Elder abuse is the mistreatment or neglect of an elderly person, usually by a relative or other caregiver. Elder abuse is very common and most cases go unreported. Many victims are ashamed or unable to report abuse or fearful of reprisal if they do. It may include physical violence, threats of assault, verbal abuse, financial exploitation, emotional abuse, neglect and violation of an elderly person's rights.
Elder abuse is a national disgrace.
The home should be a place of comfort, not a source of punishment and fear.
Victims of Elder Abuse are most likely to be over the age of 75, women, dependant on the abuser and suffering from a mental or physical illness. The typical victim lives with a family member and depends on the relative for daily care. The abusers are usually their family members who are acting as caregivers. The abusers may be suffering from stress, alcohol and drug problems, emotional problems and dependency.

The Elder victim can be abused in many ways:

Elders may be allowed to live in unsanitary conditions or unventilated, poorly heated rooms. Over medicating or withholding aids such as eyeglasses, dentures, etc., constitutes abuse, too. Victims may be unfairly confined or forced out of the home. Behavior may be strictly controlled.
Why does elder abuse happen?.
Resentment Caring for an elderly parent can be exhausting, especially if the caregivers have their own children. Resentment can build, which may lead to abuse.
Longer Life Spans Because people live longer today, there are more elderly people in our society. Many depend on family members for longer periods.
Retaliation Some experts think that abusers are getting back at their parents for past mistreatment or are acting out unresolved emotions such as resentments and anger.
Attitudes toward violence All too often, violence is seen as an acceptable way to solve problems.
Lack of services Without needed health and social services in the community, caregivers may be unable to handle the responsibility of caring for an aged parent.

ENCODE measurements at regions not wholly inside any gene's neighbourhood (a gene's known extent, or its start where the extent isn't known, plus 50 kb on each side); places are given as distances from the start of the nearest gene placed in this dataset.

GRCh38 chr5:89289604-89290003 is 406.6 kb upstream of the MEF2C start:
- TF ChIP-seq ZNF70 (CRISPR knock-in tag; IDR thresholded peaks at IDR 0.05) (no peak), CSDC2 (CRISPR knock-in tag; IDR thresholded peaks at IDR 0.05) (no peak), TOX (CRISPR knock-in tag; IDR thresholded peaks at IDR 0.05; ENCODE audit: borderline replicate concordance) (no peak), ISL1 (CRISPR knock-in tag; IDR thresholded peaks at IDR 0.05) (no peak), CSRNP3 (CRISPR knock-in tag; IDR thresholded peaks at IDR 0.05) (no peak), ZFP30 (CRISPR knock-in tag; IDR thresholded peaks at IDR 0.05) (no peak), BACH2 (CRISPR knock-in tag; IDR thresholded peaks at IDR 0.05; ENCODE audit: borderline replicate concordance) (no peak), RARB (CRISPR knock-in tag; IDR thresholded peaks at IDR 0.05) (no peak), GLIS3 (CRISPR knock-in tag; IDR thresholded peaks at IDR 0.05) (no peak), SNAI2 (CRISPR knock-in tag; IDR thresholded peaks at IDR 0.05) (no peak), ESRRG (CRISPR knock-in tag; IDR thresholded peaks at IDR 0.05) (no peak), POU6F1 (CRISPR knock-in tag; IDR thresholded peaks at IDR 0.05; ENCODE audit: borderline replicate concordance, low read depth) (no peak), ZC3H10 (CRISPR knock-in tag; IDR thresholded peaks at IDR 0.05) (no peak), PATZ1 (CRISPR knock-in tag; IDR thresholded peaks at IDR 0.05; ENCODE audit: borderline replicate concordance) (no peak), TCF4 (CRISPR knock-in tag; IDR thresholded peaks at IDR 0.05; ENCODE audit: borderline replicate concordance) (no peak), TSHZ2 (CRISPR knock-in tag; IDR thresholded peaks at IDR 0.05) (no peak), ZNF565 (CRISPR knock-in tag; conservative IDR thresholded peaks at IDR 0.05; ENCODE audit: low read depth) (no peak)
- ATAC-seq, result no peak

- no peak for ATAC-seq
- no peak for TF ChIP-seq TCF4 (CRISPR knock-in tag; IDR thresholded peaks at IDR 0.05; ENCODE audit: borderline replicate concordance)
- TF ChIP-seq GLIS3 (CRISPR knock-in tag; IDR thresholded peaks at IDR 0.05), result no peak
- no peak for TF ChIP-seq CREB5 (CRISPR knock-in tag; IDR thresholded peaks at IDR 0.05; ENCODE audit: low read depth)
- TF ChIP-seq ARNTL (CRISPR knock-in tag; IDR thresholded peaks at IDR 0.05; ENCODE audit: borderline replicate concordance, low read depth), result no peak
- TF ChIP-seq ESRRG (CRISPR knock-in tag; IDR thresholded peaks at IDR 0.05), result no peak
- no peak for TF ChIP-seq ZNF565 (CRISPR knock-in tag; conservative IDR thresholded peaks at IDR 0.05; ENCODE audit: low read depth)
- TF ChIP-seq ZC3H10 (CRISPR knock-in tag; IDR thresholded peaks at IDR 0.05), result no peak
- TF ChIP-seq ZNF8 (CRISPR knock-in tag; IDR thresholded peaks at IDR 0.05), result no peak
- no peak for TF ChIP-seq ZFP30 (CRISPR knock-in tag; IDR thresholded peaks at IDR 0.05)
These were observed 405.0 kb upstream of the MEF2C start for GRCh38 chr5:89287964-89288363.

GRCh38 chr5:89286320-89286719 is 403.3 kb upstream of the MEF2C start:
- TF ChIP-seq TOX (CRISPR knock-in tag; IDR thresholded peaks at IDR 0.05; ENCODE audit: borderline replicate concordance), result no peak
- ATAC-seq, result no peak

Life crisis Living with an elderly parent can cause severe stress, especially if family members are coping with major personal problems or are suffering from drug problems.
Lack of love and friendship Often, a dependent parent returns to his or her family after being away for many years. When a sense of closeness is missing, abuse may follow.
No money Many families are on limited or fixed incomes. Alternatively, a relative or caregiver may depend on the elder for money. Both situations may lead to abuse.
Social problems Unemployment, poor or crowded housing or other living conditions may contribute to elder abuse.

Studies show that elder abuse is a recurring event in abusive families. Here are some possible reasons why it continues.

What can be done to stop elder abuse?.
Excerpts taken from the publication, About Elder Abuse. Published by Channing L. Bete Co., Inc.)

  1. Plan for the possibility of disability by seeking out an attorney, possibly one who specializes in probate law, who can advise you about powers of attorney, guardianships or conservatorships, natural death acts and "living wills."
  2. Consider nominating co-conservators or co-guardians so more than one person knows your affairs and can take action if something goes amiss in the administration of your assets or personal care.
  3. Make a will and review it annually, but do not revise it lightly.
  4. Be wary about deeding your house or willing your house or other assets to anyone who promises to "keep you out of a nursing home" or take care of you "at home" if you become disabled.
  5. Be careful when asked to sign anything. Go the extra step and have someone you trust review the document.
  6. Be sure you are thoroughly familiar with your financial status and know how to handle your assets. This is particularly important for older women, who are especially vulnerable to abuse.
  7. Arrange for direct deposit of your Social Security check or any other regular payments.
  8. Do not rely solely on family for your social life or for care if you have health problems. Continually cultivate friends of all ages so there are always people around who are concerned about you.
  9. If an adult child, particularly one, who has led a troubled life, wants to return home to live with you, think it over carefully. Be especially careful if your family has a history of violent behavior or drug/alcohol abuse. Instead, consider supporting the child in his or her own apartment.
  10. If there has been alienation from family or friends, make peace to the extent possible-not only because it is a healing thing to do, but because it creates a climate of concern for you.
Compiled by Mary Joy Quinn and Susan K. Tomita, authors of the book Elder Abuse and Neglect, (Springer Publishing Company, New York, 1986)

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